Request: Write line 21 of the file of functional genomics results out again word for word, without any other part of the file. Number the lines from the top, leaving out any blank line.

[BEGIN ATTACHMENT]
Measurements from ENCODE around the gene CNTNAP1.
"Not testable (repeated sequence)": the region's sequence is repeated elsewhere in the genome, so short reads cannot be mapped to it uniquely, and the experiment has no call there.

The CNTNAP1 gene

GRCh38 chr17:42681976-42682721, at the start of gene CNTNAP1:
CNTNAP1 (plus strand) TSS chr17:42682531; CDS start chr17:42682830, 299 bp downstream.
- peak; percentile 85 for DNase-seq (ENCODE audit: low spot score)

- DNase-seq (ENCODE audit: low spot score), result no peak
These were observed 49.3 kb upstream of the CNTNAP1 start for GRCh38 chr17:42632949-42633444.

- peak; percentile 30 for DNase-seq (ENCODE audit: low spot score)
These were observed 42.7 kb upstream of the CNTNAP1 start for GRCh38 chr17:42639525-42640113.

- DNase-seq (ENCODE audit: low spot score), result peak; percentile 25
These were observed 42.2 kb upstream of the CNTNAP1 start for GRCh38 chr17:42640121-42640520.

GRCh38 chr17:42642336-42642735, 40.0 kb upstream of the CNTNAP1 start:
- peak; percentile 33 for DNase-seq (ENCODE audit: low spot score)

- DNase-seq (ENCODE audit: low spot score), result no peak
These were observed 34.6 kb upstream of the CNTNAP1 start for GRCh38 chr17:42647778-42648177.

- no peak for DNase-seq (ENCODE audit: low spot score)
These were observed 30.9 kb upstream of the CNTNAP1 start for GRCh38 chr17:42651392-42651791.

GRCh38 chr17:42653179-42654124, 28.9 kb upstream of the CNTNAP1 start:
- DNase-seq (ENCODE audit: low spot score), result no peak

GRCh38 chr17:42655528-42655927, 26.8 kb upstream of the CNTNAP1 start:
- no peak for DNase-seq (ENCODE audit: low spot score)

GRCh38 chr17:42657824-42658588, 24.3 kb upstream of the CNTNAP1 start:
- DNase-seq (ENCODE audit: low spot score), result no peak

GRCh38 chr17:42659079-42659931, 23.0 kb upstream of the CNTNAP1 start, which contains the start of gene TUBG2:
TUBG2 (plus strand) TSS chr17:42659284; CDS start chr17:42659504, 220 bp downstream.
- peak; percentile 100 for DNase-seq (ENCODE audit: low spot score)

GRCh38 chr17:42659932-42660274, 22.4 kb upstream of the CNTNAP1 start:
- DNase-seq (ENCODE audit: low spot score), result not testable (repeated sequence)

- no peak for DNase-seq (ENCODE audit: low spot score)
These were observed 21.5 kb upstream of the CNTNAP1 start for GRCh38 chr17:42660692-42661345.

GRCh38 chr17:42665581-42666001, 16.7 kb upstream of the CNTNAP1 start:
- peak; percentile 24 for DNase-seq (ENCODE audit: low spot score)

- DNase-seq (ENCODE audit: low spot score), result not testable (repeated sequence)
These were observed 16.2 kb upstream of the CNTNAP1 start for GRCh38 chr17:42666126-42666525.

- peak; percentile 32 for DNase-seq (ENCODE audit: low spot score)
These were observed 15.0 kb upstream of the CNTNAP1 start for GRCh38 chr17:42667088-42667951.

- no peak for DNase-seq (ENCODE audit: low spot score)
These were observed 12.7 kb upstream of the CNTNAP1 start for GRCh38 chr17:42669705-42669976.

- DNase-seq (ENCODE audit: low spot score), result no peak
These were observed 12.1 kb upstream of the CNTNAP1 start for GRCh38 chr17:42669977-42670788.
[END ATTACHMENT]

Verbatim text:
GRCh38 chr17:42655528-42655927, 26.8 kb upstream of the CNTNAP1 start: